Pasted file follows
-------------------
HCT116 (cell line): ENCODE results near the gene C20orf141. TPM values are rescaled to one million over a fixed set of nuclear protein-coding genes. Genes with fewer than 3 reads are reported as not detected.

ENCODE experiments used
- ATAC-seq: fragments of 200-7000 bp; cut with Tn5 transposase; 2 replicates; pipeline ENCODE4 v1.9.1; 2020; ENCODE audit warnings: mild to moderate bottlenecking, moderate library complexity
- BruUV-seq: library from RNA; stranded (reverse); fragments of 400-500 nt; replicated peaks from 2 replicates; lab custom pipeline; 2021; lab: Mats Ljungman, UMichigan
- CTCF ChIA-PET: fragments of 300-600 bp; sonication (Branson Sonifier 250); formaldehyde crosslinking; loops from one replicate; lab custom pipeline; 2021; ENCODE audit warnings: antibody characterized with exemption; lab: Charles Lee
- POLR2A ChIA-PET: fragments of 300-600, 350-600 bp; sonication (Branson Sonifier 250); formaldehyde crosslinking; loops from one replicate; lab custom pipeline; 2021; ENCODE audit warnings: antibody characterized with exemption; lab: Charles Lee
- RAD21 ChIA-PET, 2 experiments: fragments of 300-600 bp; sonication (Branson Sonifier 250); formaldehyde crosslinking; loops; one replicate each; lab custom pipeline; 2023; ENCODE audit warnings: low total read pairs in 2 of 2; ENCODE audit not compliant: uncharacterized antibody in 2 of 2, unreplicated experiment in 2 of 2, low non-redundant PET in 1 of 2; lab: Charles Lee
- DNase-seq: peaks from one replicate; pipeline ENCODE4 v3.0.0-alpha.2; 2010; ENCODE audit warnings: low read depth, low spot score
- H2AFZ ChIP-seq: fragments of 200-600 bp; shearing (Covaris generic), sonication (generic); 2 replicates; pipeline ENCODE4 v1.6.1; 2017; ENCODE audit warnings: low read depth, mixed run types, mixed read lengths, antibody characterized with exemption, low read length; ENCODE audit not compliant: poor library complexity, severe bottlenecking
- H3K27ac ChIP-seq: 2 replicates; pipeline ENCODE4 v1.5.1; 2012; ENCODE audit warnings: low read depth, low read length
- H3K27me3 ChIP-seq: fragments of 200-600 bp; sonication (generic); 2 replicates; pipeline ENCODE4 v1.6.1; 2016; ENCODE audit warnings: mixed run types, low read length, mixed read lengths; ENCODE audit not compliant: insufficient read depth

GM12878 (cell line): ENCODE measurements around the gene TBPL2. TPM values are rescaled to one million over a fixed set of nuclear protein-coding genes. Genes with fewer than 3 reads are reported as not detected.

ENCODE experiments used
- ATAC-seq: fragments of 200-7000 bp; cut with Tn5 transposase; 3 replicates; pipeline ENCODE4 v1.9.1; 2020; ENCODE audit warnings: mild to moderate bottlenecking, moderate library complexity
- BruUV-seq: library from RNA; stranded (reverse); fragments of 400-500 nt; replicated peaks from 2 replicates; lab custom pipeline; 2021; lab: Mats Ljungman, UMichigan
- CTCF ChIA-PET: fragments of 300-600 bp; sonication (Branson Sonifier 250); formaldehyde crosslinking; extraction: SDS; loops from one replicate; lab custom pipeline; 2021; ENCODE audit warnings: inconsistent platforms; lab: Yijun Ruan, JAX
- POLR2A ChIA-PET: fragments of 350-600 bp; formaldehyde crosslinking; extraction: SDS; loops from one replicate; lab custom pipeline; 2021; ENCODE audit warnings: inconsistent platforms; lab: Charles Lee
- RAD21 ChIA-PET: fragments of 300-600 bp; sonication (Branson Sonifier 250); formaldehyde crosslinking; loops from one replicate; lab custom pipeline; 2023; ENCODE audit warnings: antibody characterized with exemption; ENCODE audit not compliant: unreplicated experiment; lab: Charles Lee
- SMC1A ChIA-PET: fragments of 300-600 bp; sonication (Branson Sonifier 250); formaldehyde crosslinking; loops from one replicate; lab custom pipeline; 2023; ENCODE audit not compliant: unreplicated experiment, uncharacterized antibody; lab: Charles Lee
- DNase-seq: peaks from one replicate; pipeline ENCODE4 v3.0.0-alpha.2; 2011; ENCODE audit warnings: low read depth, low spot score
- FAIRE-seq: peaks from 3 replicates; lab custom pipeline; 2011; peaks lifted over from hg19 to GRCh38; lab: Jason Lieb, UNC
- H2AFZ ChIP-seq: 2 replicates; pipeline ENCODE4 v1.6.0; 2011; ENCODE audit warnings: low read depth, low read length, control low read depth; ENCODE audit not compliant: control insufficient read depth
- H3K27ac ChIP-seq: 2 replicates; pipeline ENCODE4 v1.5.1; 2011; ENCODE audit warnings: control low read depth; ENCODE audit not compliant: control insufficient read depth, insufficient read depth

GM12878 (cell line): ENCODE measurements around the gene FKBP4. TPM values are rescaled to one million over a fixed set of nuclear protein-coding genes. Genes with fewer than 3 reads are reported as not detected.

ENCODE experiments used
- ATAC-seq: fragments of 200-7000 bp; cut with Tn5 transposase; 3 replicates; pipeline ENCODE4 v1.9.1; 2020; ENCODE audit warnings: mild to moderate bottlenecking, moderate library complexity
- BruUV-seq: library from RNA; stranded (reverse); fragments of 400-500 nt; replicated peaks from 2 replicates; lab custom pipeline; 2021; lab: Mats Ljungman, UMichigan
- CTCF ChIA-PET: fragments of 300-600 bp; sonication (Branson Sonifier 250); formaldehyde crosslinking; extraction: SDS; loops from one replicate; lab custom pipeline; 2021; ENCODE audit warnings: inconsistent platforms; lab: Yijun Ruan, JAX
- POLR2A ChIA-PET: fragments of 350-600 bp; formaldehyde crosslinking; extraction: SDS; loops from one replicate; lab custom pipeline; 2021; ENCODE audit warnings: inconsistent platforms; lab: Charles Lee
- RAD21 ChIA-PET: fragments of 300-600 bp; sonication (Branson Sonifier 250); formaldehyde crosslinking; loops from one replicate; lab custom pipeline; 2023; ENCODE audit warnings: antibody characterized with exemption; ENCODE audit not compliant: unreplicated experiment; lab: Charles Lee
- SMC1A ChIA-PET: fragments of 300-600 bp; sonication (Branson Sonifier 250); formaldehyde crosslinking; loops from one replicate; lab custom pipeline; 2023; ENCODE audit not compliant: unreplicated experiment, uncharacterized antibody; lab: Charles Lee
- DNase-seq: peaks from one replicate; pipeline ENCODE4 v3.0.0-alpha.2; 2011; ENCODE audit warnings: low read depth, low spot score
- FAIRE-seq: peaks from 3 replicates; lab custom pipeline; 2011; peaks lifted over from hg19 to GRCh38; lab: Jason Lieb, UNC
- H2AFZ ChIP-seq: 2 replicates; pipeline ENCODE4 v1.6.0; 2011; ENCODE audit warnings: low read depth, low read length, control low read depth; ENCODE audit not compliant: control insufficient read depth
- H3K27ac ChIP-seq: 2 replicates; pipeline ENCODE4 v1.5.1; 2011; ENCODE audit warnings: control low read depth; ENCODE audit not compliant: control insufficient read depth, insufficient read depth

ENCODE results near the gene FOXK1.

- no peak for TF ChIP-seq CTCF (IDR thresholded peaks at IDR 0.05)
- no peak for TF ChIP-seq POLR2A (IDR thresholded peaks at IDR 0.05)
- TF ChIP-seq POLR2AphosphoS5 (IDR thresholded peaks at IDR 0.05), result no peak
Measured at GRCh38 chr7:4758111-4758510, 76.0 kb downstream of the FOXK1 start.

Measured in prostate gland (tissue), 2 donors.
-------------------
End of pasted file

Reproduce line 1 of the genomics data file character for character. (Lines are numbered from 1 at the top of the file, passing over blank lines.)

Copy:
HCT116 (cell line): ENCODE results near the gene C20orf141. TPM values are rescaled to one million over a fixed set of nuclear protein-coding genes. Genes with fewer than 3 reads are reported as not detected.